Newspaper article St Louis Post-Dispatch (MO)

Teaching Writing: Sometimes It's Discipline

Newspaper article St Louis Post-Dispatch (MO)

Teaching Writing: Sometimes It's Discipline

Article excerpt

Julie DeGeorge, a creative writing teacher at Wellston High School, lays down the rules to her students: no talk of gangs, no singing of rap songs, and no spoken or written profanity.

And DeGeorge tells her juniors and seniors she has final say on the subjects they write about. She says they give her little static about the rules.

She, and other area writing teachers, have their own approaches to teaching students numbed by TV and real life to violence and profanities.

An approach used by another teacher, Cissy Lacks, got Lacks fired.

The Ferguson-Florissant School Board dismissed her last month for allowing her students at Berkeley High School to use raw street language in their written work. Lacks says she gains the students' trust and helps them build from there.

Jane Zeni, an associate professor who teaches budding English teachers at the University of Missouri at St. Louis, says every teacher has to find his or her own way.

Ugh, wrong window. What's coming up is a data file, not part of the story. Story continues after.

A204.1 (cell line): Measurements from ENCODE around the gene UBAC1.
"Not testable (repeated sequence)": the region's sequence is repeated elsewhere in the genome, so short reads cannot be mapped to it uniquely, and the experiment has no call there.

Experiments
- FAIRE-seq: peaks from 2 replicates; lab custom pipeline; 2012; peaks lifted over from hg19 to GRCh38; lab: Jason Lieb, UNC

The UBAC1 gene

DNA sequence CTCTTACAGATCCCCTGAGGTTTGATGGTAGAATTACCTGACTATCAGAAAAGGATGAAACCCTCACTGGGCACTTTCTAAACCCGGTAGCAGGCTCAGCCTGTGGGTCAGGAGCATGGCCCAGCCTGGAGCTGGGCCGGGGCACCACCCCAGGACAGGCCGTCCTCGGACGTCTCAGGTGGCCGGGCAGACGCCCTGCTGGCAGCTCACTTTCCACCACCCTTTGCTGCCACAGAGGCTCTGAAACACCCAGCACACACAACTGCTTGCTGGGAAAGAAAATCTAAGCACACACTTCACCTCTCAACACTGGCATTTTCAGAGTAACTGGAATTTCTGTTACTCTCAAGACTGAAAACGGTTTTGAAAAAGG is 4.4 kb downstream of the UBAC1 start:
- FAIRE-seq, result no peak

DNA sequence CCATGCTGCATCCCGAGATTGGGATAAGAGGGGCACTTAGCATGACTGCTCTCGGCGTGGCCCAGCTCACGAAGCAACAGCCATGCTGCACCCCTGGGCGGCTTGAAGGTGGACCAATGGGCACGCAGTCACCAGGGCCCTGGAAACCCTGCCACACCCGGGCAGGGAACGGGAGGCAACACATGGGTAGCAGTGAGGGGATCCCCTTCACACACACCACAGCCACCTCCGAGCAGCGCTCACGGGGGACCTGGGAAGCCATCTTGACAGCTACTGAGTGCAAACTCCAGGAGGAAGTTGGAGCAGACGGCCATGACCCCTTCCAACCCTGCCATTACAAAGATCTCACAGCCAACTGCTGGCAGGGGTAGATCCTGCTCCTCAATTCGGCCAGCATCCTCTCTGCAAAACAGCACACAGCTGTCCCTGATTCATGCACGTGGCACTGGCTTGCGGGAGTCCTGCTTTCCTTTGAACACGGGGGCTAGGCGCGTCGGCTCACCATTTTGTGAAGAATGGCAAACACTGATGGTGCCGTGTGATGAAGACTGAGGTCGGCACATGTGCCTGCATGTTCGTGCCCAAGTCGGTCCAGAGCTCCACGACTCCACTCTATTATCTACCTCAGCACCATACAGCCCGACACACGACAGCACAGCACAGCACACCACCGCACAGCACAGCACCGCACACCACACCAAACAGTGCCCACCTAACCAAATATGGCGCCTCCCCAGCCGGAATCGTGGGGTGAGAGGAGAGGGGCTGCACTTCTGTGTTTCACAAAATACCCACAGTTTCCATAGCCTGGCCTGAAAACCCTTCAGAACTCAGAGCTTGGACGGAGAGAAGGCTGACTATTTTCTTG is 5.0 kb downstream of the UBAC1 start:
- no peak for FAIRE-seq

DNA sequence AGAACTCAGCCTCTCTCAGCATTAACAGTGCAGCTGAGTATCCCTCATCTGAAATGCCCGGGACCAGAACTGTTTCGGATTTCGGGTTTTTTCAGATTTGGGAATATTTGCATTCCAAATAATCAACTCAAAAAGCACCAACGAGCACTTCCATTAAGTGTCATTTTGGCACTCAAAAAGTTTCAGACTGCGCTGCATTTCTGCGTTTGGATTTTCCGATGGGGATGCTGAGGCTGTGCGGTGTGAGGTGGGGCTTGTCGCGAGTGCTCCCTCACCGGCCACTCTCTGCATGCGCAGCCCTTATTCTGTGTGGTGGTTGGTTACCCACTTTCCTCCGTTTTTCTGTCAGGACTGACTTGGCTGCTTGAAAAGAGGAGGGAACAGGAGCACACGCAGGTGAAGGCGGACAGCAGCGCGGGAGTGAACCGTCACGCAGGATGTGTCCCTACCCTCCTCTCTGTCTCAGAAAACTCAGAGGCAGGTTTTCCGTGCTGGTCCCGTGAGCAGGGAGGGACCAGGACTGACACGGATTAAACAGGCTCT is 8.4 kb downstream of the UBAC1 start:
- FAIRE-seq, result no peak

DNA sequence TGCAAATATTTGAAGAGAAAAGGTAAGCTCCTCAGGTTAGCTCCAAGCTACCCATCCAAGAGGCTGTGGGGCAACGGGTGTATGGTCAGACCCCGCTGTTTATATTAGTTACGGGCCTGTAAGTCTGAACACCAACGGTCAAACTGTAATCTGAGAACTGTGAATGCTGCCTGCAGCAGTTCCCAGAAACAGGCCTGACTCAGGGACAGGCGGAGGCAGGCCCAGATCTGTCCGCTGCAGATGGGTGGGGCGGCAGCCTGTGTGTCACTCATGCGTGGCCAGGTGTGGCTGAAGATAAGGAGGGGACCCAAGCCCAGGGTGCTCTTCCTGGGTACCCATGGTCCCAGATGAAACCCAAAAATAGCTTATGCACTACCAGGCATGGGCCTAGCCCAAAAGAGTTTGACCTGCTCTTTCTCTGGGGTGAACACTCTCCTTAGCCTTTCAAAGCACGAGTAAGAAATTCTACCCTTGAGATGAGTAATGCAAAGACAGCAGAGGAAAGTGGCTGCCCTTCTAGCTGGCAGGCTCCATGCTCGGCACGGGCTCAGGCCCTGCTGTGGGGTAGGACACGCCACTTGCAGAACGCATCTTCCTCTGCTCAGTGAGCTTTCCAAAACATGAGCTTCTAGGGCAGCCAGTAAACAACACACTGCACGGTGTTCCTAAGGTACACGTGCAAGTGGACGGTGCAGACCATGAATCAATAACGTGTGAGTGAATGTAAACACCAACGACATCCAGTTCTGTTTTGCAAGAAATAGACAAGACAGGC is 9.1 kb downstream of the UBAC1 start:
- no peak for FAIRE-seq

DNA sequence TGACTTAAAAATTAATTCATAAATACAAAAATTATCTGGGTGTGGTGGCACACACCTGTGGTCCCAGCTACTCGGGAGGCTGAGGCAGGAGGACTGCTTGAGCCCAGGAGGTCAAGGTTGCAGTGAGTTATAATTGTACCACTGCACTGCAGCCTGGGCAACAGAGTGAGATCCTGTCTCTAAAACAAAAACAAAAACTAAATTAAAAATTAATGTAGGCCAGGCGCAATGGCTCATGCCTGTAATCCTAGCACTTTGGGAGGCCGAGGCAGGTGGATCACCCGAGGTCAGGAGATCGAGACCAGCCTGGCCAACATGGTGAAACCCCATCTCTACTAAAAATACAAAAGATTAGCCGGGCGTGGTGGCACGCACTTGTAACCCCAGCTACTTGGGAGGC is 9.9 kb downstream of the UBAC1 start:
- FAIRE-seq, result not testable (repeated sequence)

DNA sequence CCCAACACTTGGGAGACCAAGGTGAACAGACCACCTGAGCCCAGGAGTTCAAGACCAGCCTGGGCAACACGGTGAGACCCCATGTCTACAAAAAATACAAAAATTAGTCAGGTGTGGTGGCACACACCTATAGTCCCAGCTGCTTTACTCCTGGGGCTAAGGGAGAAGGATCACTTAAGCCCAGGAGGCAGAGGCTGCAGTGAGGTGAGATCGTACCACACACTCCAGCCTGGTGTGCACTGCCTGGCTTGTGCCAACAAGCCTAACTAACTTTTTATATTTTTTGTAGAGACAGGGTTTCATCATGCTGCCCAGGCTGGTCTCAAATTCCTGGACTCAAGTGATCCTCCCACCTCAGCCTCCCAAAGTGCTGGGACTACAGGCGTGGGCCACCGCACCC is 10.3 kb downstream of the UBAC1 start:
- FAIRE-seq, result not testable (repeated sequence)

Zeni said she teaches a session she informally calls "How to Teach English Without Putting Your Students to Sleep or Getting Fired." Young English teachers often wrestle with how to teach writing without getting into a "disaster" themselves, she said.

"We suggest that teachers begin with the language their students bring to school, their oral language and their own interests, and teach the students to develop and shape their writing for an appropriate audience," Zeni said. "What's appropriate for a classroom audience may not be appropriate for a school board.

"Teachers must know their own values. We have teachers of all camps in our methods course at UMSL, and I don't try to make those decisions for teachers. They also need to know the rules and standards of their schools districts . . . and decide what risks they personally are willing to take, because they may choose to do some things in the privacy of their classroom that they would not want paraded . . . in front of the school board."

Zeni notes that standards vary wildly from district to district. What's acceptable in University City may not be in St. Charles. Zeni said she knows of one district where students read aloud from "Who's Afraid of Virginia Woolf?" - a play containing many obscenities - while another district cut a scene from a play that suggested alcohol use.

***** Warning

The area around Wellston High School is poor and predominantly black.

"People assume because of where we are located that certain language is OK and certain behavior is OK, and it's not," DeGeorge said. "Some of our parents are as strict and strait-laced as you can imagine, and they care very deeply about what goes on in their children's school."

DeGeorge's students say they don't feel censored.

"I write what I feel," says Frederick Edward, 18, a senior who has written for the school newspaper, "Trojan Talk. …

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